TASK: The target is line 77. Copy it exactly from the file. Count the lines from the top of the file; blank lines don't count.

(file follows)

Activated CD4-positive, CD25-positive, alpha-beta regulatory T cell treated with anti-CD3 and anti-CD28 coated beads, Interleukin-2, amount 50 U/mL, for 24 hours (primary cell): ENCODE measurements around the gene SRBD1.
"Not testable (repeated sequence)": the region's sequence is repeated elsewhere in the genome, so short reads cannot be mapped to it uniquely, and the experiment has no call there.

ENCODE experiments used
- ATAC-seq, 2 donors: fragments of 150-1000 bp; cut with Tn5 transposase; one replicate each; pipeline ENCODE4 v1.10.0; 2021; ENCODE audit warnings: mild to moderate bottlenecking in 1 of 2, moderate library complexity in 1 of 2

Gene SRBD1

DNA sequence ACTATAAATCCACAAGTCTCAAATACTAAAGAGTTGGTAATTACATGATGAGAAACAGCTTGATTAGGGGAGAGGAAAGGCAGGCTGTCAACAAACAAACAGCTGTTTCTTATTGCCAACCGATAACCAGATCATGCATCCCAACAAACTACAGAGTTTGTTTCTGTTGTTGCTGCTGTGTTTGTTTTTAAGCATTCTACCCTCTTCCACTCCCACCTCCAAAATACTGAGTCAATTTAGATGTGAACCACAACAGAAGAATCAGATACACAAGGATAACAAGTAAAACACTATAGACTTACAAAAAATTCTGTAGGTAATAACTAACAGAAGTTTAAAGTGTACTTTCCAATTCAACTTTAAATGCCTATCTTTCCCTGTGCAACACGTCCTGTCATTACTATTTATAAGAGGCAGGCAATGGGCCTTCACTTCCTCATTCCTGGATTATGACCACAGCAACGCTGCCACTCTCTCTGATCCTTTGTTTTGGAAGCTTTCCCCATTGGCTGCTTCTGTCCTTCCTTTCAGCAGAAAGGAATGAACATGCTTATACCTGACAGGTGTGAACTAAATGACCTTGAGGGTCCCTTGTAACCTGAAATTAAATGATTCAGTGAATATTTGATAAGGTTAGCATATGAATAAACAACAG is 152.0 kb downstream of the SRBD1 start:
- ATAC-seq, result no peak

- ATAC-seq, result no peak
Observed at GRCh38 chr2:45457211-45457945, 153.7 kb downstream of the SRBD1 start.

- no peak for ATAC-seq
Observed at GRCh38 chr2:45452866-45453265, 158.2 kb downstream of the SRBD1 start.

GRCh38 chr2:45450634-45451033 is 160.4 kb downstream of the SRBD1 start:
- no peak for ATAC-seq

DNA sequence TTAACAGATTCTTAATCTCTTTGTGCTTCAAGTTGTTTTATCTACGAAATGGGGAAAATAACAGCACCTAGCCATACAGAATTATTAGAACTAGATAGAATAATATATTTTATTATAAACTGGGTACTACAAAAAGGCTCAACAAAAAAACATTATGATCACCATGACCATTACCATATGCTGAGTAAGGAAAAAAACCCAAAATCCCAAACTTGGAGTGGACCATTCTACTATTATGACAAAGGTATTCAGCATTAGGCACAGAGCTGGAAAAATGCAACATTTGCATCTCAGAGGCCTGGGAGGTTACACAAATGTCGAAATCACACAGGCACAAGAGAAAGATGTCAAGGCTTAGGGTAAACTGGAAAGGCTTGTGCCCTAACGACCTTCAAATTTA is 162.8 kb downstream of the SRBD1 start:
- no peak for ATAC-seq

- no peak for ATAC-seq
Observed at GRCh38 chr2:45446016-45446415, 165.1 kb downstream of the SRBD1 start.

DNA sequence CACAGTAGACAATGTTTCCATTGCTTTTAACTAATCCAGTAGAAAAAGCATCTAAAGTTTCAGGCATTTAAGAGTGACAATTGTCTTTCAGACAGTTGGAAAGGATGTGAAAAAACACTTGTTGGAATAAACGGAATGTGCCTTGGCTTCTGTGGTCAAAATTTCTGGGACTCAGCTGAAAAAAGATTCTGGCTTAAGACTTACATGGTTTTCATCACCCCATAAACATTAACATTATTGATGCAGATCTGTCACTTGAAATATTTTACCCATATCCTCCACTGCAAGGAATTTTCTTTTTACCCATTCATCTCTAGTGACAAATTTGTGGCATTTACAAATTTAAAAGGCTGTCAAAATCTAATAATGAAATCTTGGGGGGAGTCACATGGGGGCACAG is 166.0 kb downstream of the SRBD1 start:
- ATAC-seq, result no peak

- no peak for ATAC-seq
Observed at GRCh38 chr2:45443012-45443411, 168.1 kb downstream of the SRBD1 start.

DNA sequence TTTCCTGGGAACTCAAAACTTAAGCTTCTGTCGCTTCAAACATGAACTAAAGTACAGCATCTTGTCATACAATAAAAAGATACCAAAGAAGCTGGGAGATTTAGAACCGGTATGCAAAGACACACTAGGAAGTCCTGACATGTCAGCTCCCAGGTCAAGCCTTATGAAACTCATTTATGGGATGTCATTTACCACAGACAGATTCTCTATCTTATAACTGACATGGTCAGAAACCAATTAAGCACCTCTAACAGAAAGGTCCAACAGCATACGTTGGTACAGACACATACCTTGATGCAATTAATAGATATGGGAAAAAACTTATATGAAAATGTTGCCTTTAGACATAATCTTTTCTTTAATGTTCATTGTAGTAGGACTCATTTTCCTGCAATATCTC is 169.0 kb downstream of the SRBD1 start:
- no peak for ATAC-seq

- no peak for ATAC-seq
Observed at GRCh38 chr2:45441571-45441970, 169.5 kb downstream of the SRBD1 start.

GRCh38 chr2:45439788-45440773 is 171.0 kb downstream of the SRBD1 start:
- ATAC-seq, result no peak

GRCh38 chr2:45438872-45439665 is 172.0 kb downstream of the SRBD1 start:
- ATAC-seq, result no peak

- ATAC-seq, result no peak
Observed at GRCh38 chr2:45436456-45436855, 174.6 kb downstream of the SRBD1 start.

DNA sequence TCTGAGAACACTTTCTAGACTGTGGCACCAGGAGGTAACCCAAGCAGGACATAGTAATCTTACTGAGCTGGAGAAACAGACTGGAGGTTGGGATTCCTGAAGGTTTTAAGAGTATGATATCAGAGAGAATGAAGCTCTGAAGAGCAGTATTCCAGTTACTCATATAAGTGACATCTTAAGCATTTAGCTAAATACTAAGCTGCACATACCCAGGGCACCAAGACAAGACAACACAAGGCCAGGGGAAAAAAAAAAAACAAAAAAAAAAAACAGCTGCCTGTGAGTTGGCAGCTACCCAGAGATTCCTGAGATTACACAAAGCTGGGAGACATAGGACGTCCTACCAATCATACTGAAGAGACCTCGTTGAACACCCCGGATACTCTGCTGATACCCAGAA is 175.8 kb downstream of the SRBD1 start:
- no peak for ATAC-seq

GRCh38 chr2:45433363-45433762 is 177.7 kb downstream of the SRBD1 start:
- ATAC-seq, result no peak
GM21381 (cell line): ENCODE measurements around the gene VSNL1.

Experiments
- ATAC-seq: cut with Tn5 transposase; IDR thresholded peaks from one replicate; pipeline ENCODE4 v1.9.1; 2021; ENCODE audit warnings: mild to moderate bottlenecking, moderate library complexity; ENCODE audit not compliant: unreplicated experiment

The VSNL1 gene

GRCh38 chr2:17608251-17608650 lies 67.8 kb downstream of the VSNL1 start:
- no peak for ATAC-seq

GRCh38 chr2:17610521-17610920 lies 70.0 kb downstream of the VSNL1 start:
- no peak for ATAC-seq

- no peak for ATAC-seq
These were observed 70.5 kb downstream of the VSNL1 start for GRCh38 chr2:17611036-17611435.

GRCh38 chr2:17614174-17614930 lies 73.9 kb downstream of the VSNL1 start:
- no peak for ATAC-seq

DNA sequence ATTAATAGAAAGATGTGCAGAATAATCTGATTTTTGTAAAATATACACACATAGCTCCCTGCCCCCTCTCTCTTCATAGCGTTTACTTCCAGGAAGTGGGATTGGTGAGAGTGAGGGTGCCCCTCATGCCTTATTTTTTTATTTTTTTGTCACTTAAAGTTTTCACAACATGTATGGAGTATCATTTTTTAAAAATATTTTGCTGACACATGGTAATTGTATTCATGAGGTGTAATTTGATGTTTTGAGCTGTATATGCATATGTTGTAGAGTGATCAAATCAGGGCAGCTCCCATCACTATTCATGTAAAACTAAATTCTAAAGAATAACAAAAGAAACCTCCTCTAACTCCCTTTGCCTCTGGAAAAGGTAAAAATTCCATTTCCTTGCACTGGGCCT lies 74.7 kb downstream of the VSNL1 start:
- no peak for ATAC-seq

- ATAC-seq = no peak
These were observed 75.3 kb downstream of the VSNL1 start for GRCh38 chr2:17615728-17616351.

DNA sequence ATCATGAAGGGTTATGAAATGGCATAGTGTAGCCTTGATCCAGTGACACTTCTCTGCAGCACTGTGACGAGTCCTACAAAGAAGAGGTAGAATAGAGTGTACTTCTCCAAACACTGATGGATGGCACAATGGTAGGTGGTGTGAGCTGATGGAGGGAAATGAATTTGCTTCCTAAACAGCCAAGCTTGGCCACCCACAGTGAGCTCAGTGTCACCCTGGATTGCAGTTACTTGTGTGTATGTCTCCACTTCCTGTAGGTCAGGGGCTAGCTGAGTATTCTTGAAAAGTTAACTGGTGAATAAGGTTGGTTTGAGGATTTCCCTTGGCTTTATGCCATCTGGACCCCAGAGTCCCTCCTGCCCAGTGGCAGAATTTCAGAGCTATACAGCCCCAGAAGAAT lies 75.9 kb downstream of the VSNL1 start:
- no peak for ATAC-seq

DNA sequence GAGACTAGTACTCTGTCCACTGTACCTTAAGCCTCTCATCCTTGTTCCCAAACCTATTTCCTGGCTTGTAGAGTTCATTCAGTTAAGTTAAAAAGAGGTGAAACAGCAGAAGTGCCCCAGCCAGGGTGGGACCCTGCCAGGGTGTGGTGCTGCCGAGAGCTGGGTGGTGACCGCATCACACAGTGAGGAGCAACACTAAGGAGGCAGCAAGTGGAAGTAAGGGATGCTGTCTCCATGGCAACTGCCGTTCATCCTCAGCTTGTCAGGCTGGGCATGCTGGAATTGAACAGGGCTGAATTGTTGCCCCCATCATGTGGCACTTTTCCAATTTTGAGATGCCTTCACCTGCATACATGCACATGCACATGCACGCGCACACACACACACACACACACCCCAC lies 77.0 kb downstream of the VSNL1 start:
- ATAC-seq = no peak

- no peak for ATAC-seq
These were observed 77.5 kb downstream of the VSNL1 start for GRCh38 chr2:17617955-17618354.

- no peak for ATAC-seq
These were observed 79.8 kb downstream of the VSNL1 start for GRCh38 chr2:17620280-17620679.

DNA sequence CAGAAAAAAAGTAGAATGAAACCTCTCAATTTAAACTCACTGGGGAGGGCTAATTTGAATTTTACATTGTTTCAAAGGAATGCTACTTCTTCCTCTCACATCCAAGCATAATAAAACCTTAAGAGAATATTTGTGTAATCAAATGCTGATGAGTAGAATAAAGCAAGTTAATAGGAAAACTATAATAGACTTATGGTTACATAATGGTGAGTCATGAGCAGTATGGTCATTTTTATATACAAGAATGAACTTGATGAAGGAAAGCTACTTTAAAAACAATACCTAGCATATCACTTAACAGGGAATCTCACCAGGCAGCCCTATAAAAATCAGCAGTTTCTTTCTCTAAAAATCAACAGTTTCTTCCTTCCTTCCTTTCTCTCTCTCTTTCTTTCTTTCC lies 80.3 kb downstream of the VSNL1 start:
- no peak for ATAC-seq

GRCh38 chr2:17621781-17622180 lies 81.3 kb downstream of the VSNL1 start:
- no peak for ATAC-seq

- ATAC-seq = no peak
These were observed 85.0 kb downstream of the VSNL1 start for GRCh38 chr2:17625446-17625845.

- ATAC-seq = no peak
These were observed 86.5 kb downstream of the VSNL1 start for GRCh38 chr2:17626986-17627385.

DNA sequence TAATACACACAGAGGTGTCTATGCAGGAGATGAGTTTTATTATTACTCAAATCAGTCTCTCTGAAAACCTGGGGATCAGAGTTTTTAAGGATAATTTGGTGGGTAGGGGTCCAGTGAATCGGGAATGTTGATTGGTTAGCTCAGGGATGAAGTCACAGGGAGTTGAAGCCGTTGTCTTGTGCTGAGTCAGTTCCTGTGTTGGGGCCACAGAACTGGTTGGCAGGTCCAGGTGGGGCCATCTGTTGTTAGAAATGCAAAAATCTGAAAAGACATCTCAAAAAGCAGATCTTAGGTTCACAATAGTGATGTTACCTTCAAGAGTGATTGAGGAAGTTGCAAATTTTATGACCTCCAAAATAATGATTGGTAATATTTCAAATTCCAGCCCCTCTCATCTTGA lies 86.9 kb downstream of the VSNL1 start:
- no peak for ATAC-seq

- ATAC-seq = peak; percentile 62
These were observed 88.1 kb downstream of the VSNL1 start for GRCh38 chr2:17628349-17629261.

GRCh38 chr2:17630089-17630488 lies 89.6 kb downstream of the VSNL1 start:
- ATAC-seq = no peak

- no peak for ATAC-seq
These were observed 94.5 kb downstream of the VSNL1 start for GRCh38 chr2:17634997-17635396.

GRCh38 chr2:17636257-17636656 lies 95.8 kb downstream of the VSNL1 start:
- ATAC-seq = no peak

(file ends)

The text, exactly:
- ATAC-seq = no peak